To install this webapp, tap share then Add to Home Screen.


To install this webapp, please open in Safari.

Senators Relaunch Space National Guard Bill

02-22-23 WR Space Guard WEBSITE
02-22-23 WR Space Guard WEBSITE
Washington Report

A bipartisan group of senators has reintroduced legislation that would create a Space National Guard.

Sen. Dianne Feinstein, D-Calif., and Sen. Marco Rubio, R-Fla., introduced the Space National Guard Establishment Act last week.

The legislation is co-sponsored by Sen. Lisa Murkowski, R-Alaska, Sen. Kyrsten Sinema, I-Ariz., Sen. Alex Padilla, D-Calif., Sen. Michael Bennet, D-Colo., Sen. John Hickenlooper, D-Colo., Sen. Rick Scott, R-Fla., Sen. Mike Braun, R-Ind., and Sen. Marsha Blackburn, R-Tenn.

Rep. Jason Crow, D-Colo., plans on introducing “companion legislation” in the House, according to a press release from Feinstein’s office.

If passed, the bill would move the approximately 1,000 space professionals in 16 Air National Guard units across eight states and territories to a new component under the U.S. Space Force.

These Guardsmen currently provide 60% of the military’s space electronic warfare capability, the only mobile, survivable missile-warning capability and 100% of the surge capacity.

But the Guard's space professionals are currently orphaned under the Air Force, “which no longer has responsibility for the space mission,” Feinstein said in the press release.

“They should serve under the Space Force with the rest of our space units and fix the organizational disconnect that is undermining their training, resourcing and recruiting," she continued.

“A Space Force National Guard would save money because otherwise we will eventually have to replace the capabilities we have in the Guard today with new units created from scratch inside the Space Force," Feinstein added.

"Creating a Space National Guard would boost our military readiness and increase efficiency," Rubio noted.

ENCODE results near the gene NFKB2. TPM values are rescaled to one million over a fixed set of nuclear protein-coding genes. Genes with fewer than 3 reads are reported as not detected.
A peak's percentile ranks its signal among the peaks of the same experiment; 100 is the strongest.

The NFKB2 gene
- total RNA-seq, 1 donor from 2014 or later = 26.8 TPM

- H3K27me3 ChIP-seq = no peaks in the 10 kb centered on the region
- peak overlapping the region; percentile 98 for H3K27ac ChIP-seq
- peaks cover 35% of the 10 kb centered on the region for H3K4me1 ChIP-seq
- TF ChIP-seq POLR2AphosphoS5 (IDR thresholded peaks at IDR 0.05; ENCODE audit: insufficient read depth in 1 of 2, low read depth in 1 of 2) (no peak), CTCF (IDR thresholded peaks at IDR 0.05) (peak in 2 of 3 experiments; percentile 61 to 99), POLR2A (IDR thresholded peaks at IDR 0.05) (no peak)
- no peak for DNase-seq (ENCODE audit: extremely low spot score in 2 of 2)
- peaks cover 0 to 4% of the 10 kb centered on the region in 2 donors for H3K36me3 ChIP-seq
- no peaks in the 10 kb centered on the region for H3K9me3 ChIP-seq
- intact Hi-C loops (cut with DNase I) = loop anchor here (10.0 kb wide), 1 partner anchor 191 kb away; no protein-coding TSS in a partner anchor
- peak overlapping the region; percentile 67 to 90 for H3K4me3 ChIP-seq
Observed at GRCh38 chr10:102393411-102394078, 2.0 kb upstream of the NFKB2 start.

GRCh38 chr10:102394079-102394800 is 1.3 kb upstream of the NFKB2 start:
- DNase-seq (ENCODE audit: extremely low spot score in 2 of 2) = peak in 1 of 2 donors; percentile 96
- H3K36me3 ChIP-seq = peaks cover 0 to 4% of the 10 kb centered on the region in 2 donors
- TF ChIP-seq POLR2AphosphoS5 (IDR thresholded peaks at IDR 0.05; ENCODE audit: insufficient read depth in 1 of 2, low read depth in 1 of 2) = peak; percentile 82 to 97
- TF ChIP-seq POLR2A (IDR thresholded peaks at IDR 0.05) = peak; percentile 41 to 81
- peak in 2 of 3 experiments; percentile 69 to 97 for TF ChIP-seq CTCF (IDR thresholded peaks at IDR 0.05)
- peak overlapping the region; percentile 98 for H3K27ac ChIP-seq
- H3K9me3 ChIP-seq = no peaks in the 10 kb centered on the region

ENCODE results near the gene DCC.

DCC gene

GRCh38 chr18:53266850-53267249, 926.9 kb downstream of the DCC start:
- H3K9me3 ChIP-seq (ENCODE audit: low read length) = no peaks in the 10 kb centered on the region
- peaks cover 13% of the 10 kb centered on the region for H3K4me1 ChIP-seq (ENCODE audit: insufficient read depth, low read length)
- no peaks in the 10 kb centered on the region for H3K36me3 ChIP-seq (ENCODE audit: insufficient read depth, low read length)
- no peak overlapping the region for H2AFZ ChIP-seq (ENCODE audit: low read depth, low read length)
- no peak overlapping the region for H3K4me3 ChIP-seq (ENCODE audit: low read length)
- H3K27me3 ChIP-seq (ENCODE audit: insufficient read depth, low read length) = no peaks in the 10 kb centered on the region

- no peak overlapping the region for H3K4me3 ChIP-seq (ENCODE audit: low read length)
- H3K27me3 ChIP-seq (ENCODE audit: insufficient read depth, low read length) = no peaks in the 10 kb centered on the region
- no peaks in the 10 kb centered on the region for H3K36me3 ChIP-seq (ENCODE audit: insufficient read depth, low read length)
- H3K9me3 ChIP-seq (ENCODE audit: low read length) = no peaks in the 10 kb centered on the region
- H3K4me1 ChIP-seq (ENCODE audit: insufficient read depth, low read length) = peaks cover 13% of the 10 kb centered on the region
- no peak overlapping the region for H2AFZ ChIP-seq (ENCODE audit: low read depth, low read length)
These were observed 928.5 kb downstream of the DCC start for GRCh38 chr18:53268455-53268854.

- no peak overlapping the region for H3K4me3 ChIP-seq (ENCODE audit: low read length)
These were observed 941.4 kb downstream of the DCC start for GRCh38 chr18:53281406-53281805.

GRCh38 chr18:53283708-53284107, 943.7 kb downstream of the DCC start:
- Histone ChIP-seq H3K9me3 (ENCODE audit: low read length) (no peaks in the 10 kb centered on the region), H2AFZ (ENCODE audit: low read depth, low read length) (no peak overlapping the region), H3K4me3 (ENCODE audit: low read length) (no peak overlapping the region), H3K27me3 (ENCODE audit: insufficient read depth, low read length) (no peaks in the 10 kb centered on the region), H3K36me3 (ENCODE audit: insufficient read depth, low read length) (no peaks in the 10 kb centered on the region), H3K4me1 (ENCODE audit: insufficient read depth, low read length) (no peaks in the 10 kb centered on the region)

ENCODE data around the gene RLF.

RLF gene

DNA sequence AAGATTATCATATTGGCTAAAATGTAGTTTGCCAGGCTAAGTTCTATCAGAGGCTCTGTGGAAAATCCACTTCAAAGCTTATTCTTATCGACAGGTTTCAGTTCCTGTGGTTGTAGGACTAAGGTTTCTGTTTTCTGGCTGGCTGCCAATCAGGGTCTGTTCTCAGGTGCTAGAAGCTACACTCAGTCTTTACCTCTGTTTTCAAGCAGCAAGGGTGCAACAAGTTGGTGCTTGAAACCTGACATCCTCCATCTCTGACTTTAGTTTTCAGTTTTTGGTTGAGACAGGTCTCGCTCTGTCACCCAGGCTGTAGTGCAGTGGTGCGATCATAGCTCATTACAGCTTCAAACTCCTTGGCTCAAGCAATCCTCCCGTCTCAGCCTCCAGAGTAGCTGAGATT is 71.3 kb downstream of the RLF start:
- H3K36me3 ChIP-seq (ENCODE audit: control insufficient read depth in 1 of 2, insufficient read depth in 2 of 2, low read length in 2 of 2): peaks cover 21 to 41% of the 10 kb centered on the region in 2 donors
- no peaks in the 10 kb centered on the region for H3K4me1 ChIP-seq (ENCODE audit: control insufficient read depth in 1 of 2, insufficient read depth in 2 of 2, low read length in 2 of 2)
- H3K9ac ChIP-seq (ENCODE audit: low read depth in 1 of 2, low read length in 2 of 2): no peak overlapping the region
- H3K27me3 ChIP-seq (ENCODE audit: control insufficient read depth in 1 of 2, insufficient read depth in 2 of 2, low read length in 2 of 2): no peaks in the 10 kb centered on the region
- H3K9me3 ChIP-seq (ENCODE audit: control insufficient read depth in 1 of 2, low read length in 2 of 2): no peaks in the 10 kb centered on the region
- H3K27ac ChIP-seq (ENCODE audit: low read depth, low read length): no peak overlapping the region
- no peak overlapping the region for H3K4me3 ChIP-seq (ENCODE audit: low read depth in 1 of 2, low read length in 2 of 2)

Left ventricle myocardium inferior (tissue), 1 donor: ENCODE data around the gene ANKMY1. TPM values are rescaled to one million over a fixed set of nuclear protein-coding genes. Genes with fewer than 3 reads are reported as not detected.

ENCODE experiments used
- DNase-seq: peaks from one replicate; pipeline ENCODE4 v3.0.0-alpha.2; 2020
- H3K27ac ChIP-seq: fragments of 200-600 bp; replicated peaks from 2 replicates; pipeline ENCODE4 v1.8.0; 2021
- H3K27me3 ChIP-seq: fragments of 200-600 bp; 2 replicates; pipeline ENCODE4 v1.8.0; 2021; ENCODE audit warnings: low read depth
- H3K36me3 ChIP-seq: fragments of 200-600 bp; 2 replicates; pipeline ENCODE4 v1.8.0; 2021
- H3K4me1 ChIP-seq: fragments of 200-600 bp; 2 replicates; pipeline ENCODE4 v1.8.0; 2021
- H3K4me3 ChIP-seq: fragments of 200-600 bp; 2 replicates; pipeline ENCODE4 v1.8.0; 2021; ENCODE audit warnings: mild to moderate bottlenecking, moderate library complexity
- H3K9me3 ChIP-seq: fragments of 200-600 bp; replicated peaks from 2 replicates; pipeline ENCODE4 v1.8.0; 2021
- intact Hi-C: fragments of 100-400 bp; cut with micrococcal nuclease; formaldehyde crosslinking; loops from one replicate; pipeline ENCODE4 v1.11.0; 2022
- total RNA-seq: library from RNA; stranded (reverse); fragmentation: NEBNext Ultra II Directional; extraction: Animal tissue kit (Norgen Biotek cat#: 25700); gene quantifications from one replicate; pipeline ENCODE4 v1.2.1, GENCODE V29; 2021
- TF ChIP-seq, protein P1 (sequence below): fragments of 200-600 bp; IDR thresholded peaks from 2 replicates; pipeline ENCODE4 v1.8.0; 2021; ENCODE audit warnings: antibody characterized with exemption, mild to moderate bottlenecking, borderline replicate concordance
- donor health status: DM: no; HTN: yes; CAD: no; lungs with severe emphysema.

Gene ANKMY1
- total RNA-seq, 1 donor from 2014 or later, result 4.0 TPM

"It would also ensure that the Space Force retains needed talent," he concluded. "I look forward to working with my colleagues to pass this commonsense bill.”

Lawmakers considered similar legislation in the 117th Congress; the bill passed the House but never came to a vote in the Senate.

“Creating a new military component is not something Congress does quickly, especially without the blessing of Pentagon policy-makers,” said retired Brig. Gen. J. Roy Robinson, the NGAUS president.

“That’s why it’s so heartening to see that a broad coalition of senators shares our determination to establish a Space National Guard," he said.

“A Space National Guard is the only efficient, inexpensive way to enhance our Space Force,” he added. "It requires no new personnel, equipment or facilities — just new uniform name tapes and some new signs.”

The National Guard Bureau estimates that the one-time price of creating a Space National Guard is about $250,000.

But cost continues to be a sticking point in the effort.

A 2020 Congressional Budget Office report incorrectly assumed every state and territory would have units in a Space National Guard that could total as many as 5,800 personnel.

The CBO estimated annual costs at nearly $500 million, a figure often cited by congressional opponents and the White House Office of Management and Budget.

“The CBO totals are based on false assumptions developed without any National Guard input," Robinson said.

“The Guard has never advocated a 54-state-and-territory Space National Guard," he charged. "A Space Guard could grow beyond 1,000 personnel. But any expansion would be up to Space Force leaders."

Robinson said that NGAUS will keep educating lawmakers and the White House about the real costs of a Space National Guard and the high price of leaving Guard space professionals out of the Space Force.

“Nearly half of the Guard’s part-time space professionals work full time in civilian aerospace or other high-tech industries," he said.

"These are talented, coveted people with valuable connections to industry,” he finished. "Without a Space National Guard, the nation is going to lose them."

— By John Goheen